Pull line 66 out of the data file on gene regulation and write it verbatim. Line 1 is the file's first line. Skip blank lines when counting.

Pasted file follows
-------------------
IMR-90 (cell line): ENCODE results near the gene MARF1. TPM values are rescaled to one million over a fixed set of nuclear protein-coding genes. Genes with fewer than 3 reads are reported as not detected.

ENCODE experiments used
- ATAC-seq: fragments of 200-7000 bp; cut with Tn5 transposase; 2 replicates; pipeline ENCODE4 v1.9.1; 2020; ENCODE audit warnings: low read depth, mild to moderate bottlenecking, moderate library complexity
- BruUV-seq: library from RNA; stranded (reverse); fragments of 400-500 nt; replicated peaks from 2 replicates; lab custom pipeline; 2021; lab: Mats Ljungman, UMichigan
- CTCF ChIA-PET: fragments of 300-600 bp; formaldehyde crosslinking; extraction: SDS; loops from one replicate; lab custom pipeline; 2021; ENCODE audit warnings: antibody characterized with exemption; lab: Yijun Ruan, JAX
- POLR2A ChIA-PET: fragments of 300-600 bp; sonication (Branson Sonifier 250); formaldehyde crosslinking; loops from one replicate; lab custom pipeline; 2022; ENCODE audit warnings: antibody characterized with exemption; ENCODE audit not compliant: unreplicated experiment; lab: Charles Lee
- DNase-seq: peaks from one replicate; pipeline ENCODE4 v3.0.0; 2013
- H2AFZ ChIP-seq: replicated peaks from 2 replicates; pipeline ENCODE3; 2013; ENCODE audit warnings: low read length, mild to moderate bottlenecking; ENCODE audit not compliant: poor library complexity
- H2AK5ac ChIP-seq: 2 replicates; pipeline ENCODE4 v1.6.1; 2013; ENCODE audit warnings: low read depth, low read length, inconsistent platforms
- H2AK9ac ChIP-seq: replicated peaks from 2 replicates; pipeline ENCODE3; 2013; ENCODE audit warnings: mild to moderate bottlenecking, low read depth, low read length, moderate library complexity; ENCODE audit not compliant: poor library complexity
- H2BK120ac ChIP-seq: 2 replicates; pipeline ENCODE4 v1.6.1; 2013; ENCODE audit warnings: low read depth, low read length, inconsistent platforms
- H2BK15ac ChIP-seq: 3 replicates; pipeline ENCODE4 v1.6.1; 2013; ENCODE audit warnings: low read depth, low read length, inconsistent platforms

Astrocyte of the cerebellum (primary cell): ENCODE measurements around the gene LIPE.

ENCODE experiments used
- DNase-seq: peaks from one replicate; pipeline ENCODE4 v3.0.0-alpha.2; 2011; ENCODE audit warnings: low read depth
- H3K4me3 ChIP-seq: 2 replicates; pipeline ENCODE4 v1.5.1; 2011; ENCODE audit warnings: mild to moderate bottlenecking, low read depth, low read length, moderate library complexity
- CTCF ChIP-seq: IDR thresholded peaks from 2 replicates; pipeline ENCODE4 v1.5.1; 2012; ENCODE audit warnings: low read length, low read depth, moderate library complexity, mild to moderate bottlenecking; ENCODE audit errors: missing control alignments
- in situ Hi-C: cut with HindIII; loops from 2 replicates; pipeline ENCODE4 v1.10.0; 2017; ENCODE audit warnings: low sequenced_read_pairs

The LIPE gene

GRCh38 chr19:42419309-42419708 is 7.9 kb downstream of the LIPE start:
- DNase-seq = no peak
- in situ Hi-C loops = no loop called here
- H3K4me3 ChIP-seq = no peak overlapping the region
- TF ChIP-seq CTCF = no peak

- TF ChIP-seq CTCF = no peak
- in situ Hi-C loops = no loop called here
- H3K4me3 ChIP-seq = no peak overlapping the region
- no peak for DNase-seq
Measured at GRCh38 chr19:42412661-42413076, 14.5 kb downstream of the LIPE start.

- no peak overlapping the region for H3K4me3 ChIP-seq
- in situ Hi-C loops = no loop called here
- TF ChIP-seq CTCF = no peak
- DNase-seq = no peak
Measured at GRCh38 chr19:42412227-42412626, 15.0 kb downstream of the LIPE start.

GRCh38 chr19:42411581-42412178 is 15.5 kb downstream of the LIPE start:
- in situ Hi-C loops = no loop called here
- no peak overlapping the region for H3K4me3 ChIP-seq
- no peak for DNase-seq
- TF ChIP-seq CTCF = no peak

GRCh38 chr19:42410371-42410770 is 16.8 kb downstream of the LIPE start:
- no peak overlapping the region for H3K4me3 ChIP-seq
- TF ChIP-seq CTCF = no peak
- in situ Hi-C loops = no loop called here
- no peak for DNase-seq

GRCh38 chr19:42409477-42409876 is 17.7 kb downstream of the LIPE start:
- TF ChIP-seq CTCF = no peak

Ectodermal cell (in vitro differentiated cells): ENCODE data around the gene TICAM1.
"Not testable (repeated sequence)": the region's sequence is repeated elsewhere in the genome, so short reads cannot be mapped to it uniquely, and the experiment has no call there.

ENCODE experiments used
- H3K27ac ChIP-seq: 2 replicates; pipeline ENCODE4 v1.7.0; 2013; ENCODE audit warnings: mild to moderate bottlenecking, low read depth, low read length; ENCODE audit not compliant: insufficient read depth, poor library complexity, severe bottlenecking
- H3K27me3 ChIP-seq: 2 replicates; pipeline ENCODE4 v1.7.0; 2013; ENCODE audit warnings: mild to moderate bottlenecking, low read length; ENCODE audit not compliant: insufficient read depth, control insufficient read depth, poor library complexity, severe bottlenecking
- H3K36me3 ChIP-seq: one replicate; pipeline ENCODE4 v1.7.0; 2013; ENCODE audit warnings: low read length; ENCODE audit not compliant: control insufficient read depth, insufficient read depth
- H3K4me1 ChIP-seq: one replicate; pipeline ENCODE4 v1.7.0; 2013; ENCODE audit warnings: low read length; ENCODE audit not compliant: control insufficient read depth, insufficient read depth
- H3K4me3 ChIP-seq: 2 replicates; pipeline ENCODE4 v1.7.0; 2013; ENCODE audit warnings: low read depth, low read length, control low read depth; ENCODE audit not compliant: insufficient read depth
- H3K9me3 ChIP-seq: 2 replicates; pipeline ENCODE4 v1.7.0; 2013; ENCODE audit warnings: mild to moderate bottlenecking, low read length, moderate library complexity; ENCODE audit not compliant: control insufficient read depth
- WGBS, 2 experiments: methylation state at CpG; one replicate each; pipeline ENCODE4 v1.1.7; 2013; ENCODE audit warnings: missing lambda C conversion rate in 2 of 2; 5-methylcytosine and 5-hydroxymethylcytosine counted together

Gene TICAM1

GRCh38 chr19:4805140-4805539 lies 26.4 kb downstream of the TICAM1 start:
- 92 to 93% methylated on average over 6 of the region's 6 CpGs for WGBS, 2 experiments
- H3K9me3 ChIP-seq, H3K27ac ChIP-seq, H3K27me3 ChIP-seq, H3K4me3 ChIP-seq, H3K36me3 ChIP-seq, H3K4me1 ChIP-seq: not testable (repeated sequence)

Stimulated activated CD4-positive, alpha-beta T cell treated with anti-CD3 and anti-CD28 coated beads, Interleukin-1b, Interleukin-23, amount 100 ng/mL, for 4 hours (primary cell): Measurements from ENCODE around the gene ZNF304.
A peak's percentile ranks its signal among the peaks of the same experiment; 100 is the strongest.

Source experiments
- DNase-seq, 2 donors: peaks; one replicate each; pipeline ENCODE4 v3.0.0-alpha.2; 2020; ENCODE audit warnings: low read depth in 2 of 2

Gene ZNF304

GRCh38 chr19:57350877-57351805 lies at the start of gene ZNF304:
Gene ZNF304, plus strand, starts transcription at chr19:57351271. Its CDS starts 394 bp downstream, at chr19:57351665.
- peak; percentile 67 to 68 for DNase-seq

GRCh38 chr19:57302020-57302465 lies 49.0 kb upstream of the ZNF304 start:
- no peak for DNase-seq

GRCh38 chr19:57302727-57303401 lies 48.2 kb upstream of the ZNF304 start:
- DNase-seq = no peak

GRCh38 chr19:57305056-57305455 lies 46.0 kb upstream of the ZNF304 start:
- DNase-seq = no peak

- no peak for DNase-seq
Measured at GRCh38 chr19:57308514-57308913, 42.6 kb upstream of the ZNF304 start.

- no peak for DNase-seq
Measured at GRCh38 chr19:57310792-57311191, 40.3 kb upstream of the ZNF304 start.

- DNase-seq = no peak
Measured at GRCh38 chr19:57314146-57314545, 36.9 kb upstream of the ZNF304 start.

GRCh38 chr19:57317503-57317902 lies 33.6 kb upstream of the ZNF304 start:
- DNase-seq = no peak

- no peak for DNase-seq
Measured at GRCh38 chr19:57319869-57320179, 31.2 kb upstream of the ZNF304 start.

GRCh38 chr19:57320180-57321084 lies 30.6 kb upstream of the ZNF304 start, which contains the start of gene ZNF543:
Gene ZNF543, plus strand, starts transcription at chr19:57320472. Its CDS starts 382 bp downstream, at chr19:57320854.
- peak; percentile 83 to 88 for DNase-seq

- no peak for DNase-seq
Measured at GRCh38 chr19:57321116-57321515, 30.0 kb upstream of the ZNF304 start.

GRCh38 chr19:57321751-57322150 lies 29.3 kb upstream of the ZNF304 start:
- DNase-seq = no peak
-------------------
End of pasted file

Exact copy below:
GRCh38 chr19:57350877-57351805 lies at the start of gene ZNF304: